The difference in fear incidence between Jupiter A wing and Uranus Vulnerable Prisoner Unit was unpredicted as well as sizeable. Seventy per cent of Jupiter A wing prisoners were scared while 30% were scared on the Uranus Vulnerable Prisoner Unit yet both wings are for vulnerable prisoners. However, Jupiter A wing prided itself on not being an official "VPU" and was not fully segregated from the rest of the prison. The management were trying to integrate the prisoners more fully into normal routines. They did not seem to be totally successful. Prisoners on Uranus Vulnerable Prisoner Unit tended to be concerned about having to travel between the main prison and the secure unit. These findings suggest that vulnerable prisoners would feel safer if they could be kept completely segregated.
In trying to explain the disparate findings, interpersonal relationships do appear to be important. However, the direction of their effects on fear and whether they are mediated by other variables are unclear. It would seem logical to assume that the wings with the greatest frequency of problems would be those wings with the highest incidence of fears. Indeed, the wings with the highest incidence of fear had a relatively high number of problems. Yet, both prisoner and officer participants from the wing with the lowest incidence of fear reported the most frequent problems within and outside their peer group.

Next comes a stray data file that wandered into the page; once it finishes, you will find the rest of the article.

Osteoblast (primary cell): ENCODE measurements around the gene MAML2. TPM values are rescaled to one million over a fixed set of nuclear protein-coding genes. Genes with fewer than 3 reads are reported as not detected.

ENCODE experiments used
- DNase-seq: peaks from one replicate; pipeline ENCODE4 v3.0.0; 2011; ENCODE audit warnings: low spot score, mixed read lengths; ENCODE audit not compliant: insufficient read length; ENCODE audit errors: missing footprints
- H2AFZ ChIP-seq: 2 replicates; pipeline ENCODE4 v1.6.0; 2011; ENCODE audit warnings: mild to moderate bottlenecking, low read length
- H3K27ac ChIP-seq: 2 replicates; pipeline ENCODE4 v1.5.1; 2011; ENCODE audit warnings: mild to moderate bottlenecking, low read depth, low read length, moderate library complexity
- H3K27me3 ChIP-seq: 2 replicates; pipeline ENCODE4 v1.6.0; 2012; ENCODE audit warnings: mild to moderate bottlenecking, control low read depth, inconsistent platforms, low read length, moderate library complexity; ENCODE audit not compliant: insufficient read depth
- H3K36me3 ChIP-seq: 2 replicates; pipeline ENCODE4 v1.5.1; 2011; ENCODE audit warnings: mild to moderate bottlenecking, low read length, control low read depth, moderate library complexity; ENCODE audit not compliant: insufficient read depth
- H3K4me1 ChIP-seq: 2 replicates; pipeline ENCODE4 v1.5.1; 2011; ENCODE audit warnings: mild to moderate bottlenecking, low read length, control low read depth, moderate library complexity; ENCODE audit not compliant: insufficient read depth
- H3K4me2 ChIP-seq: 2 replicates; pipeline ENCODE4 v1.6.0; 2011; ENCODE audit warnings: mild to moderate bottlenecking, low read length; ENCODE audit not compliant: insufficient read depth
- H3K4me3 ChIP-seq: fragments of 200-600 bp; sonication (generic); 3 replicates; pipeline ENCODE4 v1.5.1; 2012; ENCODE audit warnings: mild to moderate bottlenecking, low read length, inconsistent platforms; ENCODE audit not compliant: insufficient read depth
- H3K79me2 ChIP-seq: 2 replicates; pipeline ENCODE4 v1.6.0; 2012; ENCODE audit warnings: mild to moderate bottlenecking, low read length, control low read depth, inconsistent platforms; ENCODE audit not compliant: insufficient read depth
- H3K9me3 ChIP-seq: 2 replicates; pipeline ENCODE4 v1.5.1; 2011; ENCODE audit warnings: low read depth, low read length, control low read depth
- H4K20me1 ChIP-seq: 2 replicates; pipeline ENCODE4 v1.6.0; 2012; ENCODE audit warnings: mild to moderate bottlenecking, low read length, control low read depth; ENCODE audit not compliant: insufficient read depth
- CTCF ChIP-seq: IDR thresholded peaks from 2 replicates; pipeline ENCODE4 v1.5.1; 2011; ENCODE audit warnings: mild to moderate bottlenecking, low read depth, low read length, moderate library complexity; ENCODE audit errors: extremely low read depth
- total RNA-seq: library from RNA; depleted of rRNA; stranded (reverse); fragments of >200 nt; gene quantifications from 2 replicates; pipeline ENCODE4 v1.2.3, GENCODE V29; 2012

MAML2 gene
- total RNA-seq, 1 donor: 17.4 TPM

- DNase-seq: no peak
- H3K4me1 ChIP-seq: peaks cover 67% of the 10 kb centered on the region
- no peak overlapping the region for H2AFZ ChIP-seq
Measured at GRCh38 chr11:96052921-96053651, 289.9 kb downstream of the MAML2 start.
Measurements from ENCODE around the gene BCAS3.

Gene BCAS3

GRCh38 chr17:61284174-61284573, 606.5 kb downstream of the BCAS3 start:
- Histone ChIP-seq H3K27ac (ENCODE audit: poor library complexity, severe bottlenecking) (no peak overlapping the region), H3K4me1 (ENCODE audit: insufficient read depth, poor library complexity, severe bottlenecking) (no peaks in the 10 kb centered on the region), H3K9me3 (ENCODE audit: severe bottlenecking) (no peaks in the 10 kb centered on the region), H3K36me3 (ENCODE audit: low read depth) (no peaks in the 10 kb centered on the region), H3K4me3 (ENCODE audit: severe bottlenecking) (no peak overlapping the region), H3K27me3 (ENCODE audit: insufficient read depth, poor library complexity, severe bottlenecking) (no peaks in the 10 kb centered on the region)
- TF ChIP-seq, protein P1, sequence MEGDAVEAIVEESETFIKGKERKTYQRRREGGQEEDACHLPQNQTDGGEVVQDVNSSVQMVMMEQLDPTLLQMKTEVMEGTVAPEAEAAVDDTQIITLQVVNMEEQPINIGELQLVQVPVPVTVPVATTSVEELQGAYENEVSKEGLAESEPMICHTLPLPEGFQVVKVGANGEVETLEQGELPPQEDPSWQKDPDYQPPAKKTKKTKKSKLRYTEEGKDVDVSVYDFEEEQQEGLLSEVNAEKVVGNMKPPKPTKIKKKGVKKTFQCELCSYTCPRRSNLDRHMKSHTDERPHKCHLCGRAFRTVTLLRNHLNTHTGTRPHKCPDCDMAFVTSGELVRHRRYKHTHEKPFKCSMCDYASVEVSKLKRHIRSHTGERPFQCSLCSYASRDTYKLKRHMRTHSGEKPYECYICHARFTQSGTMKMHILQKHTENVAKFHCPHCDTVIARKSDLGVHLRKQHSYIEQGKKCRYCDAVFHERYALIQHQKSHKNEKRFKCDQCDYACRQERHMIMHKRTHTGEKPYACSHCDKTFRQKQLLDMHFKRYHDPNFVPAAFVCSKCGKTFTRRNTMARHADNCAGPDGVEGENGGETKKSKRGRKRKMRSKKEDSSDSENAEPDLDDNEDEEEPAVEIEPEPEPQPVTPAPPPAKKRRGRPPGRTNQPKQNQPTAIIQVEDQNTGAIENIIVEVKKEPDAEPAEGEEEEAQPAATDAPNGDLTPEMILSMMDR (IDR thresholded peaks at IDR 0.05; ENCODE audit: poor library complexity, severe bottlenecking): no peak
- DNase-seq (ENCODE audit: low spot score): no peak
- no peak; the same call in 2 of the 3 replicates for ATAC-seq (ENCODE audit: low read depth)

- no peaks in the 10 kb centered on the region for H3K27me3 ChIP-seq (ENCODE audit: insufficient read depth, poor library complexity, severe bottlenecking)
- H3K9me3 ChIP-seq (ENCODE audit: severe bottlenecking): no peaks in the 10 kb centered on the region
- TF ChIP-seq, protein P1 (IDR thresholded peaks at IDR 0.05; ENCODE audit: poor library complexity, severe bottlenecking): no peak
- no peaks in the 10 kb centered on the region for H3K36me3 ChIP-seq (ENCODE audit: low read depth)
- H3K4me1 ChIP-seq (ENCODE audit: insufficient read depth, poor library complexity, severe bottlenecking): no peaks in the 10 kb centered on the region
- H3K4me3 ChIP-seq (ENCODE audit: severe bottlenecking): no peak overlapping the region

It is important to note that most prisoners (other than those in the "high safety" group) do not let fear take over their daily existence; they cope with it. The ways in which prisoners and officers cope with fear and their means of controlling it are presented and discussed below. The main information sought was whether prisoners and officers used avoidance procedures to minimise their exposure to risk.
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There were no significant differences in measures taken to cope with fear between prisoners from different wings or who had been convicted of different offences. Thus, the coping measures that they employed have been collated and are shown in Table 4. Many prisoners either do not employ coping strategies or are unwilling or unable to divulge them. Answers from the prisoners who did report using coping strategies suggest that the most popular ones involve busying themselves in diversionary activities and only eight prisoners reported turning to others for help.
Table 4 Coping strategies employed by prisoners (all numbers are actual).
|COPING STRATEGY||NUMBER OF PRISONERS|
|Just accept it or do nothing||25|
|Paint, read, write, listen to radio||23|
|Pray or meditate||11|
|Put on a front or be positive||3|
|Keep my head down||3|
|Stay on the wing||3|
|Tell a member of staff||2|
|Smoke or smoke a joint||2|
|Hit something or scream and fight||2|